NASA Goes Open-Source for Constellation Software

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  Space News Business

NASA Goes Open-Source for Constellation Software

By DEBRA WERNER
Space News Correspondent
posted: 26 March 2009
04:31 pm ET






SAN FRANCISCO
— The
NASA
Ames
Research
Center
team responsible for figuring out how agency officials can keep track of problems that crop up during design and development of every facet of the Moon-bound Constellation program has turned to an unusual solution: open-source software.

In the past, corporations and government agencies either bought existing software packages or hired teams of computer programmers to write custom software to meet their specific needs. When members of the Human Computer Interaction Group at
were tasked with developing a Problem Reporting Analysis and Corrective Action (PRACA) system to support Constellation, they began by evaluating commercially available products and open-source software.

“Many problems are very specific to NASA,” said Irene Tollinger, mission assurance leader for the
Ames
team in
Mountain View
,
Calif.
“But car manufacturers do problem reporting. Power plants do problem reporting. We decided this would not be a good place to start from scratch.”

After reviewing their options, the
Ames
team chose Bugzilla, an open-source software program developed by the Mozilla Foundation, also in
Mountain View
, because it provided the type of data entry that NASA officials needed in addition to offering users the ability to search through the database for information on specific topics, said Guy Pyrzak, an
Ames
research computer scientist.

Bugzilla
is designed to track defects in a wide variety of applications. Unlike software purchased online or in a store, Bugzilla is an open-source product, which means its source code is publicly available. Bugzilla users can modify the software for their own use, suggest improvements to the standard program and share their experience with an online community of people also working with Bugzilla.

“We certainly have added NASA-specific capability,” Tollinger said. “But we started with a good deal of existing and extendable capability.”

Bugzilla
provides approximately 80 percent of the software needed for the
Ames
team’s effort to develop a PRACA system for the Constellation program. The team supplies the remaining 20 percent of the code, Tollinger said.

The decision to modify an existing open-source software program instead of creating their own software has produced enormous benefits in terms of cost and schedule, said Alonso Vera,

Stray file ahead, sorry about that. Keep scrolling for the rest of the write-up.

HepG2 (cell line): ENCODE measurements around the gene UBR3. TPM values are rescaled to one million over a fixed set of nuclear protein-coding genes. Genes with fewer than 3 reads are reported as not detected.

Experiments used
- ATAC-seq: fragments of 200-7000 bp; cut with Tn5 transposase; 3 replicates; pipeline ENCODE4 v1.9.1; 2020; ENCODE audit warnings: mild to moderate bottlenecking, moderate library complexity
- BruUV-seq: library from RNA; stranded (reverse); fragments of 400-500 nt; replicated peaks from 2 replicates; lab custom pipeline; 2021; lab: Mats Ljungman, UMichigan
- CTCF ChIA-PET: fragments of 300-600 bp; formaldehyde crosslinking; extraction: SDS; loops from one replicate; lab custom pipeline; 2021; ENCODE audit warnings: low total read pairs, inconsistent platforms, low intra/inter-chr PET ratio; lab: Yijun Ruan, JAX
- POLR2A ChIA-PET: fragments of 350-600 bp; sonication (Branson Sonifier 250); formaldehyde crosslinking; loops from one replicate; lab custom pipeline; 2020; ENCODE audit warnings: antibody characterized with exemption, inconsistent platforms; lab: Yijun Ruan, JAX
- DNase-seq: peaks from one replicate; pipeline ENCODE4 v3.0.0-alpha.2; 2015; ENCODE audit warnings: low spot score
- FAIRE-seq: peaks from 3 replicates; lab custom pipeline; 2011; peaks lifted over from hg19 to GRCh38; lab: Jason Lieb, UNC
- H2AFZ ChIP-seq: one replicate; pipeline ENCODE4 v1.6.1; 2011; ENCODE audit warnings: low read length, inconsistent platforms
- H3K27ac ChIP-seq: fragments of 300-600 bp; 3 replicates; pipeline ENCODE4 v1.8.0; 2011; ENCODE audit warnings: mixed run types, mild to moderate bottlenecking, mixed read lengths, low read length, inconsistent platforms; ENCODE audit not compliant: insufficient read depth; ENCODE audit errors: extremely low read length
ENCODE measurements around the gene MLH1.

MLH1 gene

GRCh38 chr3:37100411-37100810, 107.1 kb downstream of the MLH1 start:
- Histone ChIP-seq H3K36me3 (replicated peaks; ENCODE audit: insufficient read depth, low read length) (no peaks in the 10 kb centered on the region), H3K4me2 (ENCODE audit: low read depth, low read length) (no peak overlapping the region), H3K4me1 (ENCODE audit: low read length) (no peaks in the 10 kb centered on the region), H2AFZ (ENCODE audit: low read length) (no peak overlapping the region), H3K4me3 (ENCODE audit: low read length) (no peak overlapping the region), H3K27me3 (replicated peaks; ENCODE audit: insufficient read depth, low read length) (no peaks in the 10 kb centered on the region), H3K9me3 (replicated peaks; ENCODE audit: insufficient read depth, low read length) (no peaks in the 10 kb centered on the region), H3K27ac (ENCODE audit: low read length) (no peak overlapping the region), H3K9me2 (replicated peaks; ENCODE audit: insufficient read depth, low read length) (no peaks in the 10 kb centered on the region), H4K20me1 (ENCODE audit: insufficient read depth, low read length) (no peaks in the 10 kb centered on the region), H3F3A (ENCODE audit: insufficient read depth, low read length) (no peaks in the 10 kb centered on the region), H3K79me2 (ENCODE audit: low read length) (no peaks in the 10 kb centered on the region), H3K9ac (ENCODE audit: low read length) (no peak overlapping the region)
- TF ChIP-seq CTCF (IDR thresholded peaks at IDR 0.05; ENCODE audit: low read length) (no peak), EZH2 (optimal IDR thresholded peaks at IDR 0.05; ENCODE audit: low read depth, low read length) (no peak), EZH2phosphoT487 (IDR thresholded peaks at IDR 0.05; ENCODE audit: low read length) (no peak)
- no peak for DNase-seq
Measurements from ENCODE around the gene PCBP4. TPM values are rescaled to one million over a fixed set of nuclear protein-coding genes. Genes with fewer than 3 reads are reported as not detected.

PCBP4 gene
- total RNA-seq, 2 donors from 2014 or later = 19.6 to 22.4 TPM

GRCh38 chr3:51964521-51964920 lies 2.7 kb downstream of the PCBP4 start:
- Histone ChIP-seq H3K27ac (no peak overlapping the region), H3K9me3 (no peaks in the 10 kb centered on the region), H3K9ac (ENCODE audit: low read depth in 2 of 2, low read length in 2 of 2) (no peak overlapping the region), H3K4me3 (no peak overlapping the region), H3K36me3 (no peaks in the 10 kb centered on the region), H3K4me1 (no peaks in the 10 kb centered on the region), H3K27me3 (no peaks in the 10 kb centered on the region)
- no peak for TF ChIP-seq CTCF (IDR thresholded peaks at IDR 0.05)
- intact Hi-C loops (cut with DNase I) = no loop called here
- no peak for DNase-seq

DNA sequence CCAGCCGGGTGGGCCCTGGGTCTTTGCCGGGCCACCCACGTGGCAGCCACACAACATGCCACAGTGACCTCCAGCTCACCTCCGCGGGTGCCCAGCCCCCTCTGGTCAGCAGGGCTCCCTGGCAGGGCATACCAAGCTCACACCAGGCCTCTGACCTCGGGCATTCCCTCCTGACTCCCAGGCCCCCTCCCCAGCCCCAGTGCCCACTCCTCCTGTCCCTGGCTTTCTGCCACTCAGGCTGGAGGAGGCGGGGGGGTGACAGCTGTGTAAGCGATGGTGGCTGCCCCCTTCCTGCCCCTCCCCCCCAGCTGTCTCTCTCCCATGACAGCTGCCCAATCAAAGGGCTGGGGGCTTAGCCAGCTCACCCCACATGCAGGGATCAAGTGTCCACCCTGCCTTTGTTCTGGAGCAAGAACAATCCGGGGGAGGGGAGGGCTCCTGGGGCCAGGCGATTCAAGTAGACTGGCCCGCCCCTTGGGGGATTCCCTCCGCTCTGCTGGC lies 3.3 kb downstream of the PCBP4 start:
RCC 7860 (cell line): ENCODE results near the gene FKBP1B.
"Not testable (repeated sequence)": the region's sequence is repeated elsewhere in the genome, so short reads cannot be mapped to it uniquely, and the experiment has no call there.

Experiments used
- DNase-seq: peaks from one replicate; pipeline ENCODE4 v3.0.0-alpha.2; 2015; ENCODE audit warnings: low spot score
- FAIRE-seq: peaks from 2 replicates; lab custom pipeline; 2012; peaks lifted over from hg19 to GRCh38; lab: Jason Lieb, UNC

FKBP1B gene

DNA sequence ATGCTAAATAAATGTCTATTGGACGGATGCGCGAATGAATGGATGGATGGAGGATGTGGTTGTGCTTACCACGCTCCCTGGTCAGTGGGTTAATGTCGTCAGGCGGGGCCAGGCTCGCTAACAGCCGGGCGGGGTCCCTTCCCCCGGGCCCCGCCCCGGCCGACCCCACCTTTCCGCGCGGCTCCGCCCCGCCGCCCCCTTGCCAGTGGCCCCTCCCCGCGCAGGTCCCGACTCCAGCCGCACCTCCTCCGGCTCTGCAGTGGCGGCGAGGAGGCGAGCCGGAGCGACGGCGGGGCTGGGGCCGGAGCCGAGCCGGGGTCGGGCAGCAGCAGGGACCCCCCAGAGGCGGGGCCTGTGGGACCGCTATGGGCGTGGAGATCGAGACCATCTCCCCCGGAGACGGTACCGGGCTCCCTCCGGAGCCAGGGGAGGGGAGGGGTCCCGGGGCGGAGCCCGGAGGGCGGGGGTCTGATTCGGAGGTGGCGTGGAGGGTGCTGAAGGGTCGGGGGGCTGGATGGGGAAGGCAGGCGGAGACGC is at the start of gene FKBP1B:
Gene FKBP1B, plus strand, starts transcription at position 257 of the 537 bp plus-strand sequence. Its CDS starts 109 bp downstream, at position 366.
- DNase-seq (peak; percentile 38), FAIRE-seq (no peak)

Ames
assistant division chief for human systems integration. Vera said he could not provide a specific figure for the cost of the Constellation program’s PRACA system because it is part of a much larger mission assurance systems budget, but said the program is an order of magnitude less expensive than it would be if the group wrote all of its own software. “The bottom line is that we’ve been able to provide these systems at an annual cost in the tens of thousands [of dollars] rather than in the hundreds of thousands,” he said.

The Human Computer Interactions Group at
Ames
consists of 15 people. “We would need 50 people if we were writing all this code from scratch,” Tollinger said.

The group issued the first version of Constellation software in 2007. It continues to revise and improve that PRACA system to reflect changes occurring in the design and development of the Constellation spacecraft and component parts. “As the Constellation program evolves, we need to evolve capability,” Tollinger said.

While the complete PRACA system designed to meet all NASA requirements is not scheduled to be completed for three years, contractors and space agency officials already are using the initial version of the system to track hardware, software and process problems. It will be used to record everything from minor mistakes, such as holes drilled incorrectly, to severe problems that arise during development and testing of the Orion Crew Exploration Vehicle and its Ares 1 rocket, Tollinger said.

By creating a single problem reporting system that will be in place throughout the Constellation program, the new software will make it easier for mission planners to diagnose and resolve problems. This was more challenging on the space shuttle program because the data was spread across multiple databases, Vera said. To address the issue, space shuttle program managers have been updating their own problem-reporting system during the last few years, he added.

The Constellation program’s PRACA system is designed to help NASA officials detect any serious problems and spot trends. If failures are categorized consistently, engineers will be able to predict future failures as opposed to simply responding to them, Tollinger said. For example, engineers would be able to see that when a certain valve fails to close, three additional problems are likely to result.

The
Ames
computer team also used the Bugzilla open-source code to develop a new database for the international space station called Items for Investigation. That system, which is designed to keep track of any issues that arise during flight, from a loose handle to a burnt-out light bulb, was deployed last fall, Vera said. The group also is developing a problem-reporting system for the space shuttle. However, it is unclear whether that system will be adopted.

“There aren’t many shuttle missions left on the manifest. That has made the decision of whether or when to introduce a new system difficult,” Vera wrote in an e-mail. “The thing that is certain is that all space shuttle orbiter data will be place into the PRACA system in order to make it available to Constellation as legacy data.”